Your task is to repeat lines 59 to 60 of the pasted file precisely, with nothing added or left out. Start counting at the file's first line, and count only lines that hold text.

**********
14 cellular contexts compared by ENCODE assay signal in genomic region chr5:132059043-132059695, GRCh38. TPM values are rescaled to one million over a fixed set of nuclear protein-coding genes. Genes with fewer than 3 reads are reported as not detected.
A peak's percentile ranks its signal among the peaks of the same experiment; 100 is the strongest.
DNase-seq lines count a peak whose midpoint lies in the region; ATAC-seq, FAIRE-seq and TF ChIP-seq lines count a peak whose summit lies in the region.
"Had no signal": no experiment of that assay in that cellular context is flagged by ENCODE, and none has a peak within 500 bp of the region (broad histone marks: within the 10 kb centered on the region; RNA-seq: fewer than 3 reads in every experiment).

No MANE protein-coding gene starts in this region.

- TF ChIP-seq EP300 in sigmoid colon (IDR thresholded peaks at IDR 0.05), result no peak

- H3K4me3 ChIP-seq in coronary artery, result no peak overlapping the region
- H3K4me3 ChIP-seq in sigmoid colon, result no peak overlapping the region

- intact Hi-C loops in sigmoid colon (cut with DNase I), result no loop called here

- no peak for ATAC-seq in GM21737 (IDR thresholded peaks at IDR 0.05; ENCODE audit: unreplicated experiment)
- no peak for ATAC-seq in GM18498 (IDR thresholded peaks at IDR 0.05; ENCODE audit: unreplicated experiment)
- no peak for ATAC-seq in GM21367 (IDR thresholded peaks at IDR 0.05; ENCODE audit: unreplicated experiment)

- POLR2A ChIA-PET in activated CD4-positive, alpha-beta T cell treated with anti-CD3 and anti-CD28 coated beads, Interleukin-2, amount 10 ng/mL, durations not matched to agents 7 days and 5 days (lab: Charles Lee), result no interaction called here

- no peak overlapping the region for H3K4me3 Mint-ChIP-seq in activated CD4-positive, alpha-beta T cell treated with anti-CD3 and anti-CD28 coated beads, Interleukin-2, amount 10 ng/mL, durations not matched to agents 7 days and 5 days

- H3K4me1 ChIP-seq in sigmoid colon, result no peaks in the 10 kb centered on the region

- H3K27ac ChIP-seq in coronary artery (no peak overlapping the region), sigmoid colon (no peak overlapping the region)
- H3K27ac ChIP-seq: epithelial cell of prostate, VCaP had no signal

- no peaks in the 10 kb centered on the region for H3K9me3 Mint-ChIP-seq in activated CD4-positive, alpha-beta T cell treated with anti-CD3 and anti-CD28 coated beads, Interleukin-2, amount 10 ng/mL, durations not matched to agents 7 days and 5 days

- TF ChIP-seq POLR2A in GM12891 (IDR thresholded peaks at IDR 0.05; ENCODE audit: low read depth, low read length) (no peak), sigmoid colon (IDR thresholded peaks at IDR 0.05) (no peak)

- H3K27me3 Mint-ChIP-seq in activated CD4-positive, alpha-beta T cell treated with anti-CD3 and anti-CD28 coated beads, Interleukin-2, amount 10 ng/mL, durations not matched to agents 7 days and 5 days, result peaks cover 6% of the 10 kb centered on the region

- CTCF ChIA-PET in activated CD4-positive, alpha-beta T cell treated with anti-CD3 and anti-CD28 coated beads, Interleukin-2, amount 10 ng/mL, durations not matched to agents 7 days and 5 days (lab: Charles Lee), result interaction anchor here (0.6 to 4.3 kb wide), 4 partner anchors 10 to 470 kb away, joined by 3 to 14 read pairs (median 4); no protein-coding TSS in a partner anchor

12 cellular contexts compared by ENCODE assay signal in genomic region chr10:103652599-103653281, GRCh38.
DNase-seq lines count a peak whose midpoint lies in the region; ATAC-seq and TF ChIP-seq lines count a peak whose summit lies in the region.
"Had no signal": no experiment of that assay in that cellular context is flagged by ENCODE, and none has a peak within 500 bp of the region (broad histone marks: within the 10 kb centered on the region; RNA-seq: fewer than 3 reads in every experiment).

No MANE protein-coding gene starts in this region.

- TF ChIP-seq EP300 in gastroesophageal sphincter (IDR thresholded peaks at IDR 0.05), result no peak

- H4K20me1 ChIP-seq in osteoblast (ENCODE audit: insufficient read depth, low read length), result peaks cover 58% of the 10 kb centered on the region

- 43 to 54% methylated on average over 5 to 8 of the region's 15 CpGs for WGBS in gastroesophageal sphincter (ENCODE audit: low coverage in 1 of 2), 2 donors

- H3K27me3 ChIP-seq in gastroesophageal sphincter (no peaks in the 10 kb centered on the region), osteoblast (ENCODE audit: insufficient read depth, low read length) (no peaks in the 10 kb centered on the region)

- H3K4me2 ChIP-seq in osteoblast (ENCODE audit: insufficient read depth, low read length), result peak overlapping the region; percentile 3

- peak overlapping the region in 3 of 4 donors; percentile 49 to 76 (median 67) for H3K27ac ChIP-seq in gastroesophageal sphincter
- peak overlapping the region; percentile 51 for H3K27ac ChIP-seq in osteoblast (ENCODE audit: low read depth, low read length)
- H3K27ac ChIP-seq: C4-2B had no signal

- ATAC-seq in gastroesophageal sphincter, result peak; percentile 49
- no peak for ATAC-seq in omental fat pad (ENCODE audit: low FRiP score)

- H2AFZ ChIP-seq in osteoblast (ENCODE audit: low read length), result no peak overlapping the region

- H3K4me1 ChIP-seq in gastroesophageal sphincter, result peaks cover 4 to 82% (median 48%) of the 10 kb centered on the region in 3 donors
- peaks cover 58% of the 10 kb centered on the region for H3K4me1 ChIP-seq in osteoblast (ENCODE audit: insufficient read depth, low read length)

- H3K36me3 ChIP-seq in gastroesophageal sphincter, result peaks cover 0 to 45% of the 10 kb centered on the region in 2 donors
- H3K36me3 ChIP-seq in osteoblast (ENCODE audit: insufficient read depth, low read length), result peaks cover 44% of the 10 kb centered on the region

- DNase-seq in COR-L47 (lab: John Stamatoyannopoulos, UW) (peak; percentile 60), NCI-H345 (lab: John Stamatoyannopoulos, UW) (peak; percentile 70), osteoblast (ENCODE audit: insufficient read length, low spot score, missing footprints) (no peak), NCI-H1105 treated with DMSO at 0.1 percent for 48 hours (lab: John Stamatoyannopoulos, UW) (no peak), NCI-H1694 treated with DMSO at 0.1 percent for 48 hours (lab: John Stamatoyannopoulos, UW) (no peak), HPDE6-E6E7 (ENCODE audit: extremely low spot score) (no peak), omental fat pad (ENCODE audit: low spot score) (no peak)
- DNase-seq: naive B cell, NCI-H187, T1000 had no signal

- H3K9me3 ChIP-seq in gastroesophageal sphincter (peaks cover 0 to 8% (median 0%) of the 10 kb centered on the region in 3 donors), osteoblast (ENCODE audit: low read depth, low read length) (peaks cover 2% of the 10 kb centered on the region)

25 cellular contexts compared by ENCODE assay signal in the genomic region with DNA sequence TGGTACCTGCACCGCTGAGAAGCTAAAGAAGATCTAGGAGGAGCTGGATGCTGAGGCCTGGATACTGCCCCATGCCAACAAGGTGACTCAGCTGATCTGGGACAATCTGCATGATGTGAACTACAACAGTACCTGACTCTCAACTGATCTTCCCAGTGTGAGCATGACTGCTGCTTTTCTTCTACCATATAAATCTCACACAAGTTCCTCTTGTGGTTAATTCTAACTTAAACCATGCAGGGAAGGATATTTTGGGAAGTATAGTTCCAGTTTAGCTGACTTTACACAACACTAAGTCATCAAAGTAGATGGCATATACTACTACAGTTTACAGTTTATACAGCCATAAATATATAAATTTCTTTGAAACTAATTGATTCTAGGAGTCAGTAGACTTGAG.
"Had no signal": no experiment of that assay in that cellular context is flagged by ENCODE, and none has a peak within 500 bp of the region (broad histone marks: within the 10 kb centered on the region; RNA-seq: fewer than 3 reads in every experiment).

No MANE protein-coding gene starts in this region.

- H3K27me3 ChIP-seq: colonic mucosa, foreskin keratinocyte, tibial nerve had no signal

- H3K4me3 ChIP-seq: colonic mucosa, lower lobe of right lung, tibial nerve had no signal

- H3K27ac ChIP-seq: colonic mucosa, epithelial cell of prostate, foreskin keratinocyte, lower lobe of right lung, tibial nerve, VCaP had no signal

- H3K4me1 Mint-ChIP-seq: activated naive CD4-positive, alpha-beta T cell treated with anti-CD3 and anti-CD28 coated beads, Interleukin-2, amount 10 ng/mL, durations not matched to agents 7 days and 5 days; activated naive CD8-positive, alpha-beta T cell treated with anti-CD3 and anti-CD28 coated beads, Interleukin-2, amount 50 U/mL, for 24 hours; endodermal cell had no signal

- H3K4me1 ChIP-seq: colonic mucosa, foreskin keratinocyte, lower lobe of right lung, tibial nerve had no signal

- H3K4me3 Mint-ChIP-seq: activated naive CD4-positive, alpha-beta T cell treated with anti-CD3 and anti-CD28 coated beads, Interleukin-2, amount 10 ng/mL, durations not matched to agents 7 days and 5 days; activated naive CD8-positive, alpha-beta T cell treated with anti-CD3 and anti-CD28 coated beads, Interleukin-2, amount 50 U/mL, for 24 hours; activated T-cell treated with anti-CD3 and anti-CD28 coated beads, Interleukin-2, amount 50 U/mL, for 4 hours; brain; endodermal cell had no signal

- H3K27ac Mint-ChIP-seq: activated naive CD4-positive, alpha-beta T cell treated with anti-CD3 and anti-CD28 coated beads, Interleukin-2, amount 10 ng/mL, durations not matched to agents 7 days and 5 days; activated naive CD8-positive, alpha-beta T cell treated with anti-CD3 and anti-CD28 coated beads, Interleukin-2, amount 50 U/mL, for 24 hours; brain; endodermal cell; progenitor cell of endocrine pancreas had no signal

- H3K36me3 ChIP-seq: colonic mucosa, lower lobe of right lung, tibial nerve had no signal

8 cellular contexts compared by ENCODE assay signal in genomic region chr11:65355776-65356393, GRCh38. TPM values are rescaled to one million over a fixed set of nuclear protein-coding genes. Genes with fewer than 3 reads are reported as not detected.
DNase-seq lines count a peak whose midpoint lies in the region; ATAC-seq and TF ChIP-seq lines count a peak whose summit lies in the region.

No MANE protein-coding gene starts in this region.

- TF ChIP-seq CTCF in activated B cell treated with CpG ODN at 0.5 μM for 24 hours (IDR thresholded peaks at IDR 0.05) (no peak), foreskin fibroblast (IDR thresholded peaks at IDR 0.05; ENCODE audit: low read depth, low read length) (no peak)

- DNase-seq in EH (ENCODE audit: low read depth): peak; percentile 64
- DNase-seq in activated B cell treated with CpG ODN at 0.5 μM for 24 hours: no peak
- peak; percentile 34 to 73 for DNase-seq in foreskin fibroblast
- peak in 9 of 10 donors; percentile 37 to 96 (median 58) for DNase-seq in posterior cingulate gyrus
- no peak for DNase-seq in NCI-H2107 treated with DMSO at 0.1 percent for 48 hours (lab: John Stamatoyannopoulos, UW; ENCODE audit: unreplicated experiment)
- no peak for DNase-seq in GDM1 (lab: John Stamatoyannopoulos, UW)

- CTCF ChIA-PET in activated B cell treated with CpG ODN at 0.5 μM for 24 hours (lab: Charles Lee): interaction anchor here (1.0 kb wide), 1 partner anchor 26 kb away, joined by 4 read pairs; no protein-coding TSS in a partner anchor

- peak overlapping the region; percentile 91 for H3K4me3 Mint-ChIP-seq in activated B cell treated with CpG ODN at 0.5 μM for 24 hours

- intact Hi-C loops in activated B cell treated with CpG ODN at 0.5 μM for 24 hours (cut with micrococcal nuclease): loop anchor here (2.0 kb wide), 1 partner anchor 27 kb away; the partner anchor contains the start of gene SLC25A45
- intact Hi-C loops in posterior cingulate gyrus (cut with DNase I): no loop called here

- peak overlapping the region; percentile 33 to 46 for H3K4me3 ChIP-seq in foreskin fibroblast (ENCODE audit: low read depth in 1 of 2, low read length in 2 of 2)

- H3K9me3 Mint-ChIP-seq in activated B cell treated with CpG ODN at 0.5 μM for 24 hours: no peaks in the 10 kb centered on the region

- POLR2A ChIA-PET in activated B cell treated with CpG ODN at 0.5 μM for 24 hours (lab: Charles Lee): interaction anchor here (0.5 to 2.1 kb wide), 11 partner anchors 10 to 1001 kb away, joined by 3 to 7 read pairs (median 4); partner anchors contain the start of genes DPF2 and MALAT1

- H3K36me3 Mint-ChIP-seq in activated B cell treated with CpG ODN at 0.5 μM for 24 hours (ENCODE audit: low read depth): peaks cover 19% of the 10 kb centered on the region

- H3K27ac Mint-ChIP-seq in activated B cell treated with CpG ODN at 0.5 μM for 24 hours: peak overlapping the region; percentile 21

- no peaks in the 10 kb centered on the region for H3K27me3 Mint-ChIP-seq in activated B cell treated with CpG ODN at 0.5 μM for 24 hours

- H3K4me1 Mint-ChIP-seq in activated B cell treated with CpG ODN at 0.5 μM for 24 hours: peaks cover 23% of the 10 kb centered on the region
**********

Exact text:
- DNase-seq in EH (ENCODE audit: low read depth): peak; percentile 64
- DNase-seq in activated B cell treated with CpG ODN at 0.5 μM for 24 hours: no peak